By that time, Cardhu was seen as being the Highland base of Johnnie Walker, but as well as supplying liquid for the world’s top-selling blend, from 1981 it was also the first venture into single malt branding in the modern era for industry giant DCL (today known as Diageo), whose chairman from 1963-67 was John and Helen’s great-grandson, Sir Ronald Cumming.
Having a make which is both an important element of a blend and a single malt necessitates some tricky balancing acts. In 2002, this balancing act failed. Projected sales for the single malt in Spain and France were estimated to outstrip the distillery capacity – which also had to supply fillings for the growing Walker range.
The solution was to turn Cardhu the single malt brand into what was then known as a vatted malt (a mix of single malts from different distilleries), while retaining its overall character. Needless to say, this was deemed to be somewhat confusing to the consumer and, after a brief and somewhat farcical period when the distillery name was changed back to Cardow, the policy was dropped.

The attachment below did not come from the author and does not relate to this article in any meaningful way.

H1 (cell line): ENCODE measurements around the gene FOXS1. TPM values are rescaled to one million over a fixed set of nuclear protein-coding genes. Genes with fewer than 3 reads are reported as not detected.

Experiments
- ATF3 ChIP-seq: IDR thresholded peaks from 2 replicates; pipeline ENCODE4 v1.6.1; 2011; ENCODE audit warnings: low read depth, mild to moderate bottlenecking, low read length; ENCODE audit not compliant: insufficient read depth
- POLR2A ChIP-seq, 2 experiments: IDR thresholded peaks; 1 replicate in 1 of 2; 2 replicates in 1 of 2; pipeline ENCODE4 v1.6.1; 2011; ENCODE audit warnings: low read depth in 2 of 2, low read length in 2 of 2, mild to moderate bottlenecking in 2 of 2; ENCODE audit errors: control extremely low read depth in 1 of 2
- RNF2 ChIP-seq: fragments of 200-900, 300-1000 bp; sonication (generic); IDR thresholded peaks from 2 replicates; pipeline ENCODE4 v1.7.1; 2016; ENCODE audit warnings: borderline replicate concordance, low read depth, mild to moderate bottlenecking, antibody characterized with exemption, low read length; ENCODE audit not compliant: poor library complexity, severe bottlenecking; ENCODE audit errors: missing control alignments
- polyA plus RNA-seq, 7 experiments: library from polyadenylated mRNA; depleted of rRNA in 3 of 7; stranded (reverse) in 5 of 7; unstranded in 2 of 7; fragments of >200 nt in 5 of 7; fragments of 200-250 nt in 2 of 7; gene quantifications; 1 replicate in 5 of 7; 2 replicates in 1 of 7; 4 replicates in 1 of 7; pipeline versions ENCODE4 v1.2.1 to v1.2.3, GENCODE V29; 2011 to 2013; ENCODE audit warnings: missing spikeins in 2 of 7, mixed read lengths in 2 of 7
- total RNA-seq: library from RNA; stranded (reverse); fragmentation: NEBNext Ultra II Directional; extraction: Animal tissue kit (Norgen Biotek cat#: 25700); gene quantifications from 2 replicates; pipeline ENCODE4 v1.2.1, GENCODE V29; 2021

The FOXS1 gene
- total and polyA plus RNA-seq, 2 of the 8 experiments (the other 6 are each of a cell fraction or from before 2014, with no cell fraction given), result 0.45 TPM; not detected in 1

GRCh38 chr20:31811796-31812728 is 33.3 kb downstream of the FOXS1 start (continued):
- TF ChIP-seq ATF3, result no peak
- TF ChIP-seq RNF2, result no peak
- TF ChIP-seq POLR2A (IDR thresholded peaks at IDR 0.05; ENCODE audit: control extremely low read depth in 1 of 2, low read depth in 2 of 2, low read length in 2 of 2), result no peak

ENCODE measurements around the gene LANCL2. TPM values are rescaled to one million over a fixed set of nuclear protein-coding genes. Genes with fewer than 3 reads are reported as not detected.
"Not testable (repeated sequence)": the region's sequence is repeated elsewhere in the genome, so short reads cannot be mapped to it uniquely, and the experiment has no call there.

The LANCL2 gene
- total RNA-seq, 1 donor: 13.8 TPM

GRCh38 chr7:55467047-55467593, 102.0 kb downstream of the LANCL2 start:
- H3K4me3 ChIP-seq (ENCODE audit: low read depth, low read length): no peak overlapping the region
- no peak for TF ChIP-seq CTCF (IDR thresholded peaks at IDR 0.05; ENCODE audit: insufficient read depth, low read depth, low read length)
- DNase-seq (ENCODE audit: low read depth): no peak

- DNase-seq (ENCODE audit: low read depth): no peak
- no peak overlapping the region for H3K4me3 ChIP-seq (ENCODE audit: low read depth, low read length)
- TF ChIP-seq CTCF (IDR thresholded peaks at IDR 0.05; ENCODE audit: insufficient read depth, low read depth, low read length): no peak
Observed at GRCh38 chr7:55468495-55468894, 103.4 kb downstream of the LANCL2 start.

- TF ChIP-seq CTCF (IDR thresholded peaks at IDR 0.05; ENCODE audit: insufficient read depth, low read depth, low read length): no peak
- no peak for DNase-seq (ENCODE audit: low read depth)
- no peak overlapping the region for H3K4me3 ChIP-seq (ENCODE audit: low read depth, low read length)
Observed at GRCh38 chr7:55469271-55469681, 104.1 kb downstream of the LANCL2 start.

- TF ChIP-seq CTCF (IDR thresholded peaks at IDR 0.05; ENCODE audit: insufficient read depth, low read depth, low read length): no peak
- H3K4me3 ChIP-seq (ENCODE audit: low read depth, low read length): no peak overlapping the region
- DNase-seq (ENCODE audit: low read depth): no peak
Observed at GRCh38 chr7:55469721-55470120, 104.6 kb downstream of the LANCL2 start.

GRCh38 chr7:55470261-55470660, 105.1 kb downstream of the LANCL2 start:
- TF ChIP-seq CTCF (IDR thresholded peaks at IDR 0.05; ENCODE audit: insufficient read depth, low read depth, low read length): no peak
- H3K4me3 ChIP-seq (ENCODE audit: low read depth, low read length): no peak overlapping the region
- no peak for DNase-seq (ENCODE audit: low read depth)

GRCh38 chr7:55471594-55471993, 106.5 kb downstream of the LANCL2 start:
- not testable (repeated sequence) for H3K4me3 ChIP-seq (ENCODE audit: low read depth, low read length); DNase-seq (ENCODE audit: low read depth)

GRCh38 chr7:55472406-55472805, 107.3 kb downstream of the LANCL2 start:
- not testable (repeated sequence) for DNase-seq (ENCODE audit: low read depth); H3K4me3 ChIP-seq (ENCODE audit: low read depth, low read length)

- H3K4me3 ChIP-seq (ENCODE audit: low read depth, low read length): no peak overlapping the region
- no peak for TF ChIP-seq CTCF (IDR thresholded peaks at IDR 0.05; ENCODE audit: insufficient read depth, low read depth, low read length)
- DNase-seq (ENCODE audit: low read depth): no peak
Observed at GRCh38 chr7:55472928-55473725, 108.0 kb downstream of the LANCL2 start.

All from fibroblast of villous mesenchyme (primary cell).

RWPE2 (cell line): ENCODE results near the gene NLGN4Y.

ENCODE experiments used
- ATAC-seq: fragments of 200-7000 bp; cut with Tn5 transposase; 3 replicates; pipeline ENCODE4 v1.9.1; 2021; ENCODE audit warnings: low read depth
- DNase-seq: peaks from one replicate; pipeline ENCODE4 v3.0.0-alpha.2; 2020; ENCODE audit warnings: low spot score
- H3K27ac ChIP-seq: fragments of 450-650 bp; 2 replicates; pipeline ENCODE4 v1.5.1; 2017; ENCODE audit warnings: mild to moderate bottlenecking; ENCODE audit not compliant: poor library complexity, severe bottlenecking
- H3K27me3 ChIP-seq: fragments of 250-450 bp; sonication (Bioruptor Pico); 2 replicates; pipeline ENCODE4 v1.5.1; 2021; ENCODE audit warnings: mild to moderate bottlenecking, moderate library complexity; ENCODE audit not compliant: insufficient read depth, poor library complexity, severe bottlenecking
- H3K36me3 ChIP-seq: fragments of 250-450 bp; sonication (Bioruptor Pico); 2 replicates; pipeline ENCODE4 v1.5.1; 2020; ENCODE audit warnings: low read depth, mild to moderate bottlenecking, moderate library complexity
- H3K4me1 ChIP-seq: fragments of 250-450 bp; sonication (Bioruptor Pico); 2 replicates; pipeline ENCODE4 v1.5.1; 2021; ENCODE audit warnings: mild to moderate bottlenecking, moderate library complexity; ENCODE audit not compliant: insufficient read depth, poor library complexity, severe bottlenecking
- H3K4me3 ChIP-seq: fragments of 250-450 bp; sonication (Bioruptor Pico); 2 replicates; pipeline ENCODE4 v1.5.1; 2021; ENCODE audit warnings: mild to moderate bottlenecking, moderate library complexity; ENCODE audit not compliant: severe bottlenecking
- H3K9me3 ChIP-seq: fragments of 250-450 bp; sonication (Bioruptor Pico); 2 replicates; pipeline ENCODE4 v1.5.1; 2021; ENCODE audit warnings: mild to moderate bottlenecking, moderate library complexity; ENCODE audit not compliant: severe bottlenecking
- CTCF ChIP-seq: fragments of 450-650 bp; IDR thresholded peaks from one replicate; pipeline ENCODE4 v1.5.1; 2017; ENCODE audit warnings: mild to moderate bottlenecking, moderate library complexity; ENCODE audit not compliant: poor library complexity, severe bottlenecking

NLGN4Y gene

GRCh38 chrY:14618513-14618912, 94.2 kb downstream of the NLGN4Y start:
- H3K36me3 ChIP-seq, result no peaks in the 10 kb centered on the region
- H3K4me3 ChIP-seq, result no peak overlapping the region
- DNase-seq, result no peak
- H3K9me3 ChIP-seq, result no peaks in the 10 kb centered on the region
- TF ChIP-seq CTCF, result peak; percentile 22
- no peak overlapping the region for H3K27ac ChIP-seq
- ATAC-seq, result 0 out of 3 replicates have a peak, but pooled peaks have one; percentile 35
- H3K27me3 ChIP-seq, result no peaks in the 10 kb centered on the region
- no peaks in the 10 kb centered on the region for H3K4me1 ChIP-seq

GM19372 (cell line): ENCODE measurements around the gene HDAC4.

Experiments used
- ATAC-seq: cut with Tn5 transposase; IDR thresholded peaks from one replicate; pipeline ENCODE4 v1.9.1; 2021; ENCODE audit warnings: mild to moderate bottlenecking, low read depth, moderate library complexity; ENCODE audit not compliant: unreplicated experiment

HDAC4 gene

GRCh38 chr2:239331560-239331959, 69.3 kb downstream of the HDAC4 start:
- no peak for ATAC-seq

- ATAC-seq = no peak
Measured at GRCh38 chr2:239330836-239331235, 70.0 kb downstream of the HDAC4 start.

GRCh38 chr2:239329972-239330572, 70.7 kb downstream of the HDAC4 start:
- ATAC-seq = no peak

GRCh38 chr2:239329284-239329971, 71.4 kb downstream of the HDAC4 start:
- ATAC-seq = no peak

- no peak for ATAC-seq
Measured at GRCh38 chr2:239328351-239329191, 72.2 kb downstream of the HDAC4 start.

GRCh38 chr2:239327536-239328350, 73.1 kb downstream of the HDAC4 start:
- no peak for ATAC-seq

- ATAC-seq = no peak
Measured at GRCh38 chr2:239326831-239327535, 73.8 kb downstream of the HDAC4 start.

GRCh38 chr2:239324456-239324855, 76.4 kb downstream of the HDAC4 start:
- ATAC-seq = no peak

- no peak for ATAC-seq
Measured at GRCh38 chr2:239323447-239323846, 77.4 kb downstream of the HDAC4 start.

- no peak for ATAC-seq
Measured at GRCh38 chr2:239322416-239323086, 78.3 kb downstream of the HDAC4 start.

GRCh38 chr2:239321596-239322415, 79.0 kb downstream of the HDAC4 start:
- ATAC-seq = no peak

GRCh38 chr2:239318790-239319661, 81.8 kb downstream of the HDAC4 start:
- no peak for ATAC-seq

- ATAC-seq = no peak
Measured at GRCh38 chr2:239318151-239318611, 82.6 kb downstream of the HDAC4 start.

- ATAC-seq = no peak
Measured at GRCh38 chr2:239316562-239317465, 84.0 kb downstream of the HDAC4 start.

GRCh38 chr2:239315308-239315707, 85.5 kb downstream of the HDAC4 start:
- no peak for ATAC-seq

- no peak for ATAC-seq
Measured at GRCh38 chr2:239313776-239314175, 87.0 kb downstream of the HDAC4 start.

The fall-out from the incident resulted in a complete overhaul of Scotch whisky labelling regulations and the creation of a new term: ‘blended malt’.
Today, Cardhu continues to act as ‘home’ for Johnnie Walker – complete with an impressive visitor centre – and bottlings of the single malt are once again increasing.
In 2018, Diageo revealed plans to spend £150m on upgrading tourism facilities across Scotland, including a new brand home for Johnnie Walker in Edinburgh, and improved visitor centres at Cardhu, Clynelish, Caol Ila and Glenkinchie, representing some of the regional styles present in Walker.
Cardhu’s upgrade will highlight the history of the distillery, including the influence of Helen and Elizabeth Cumming. Access will be improved and an orchard created.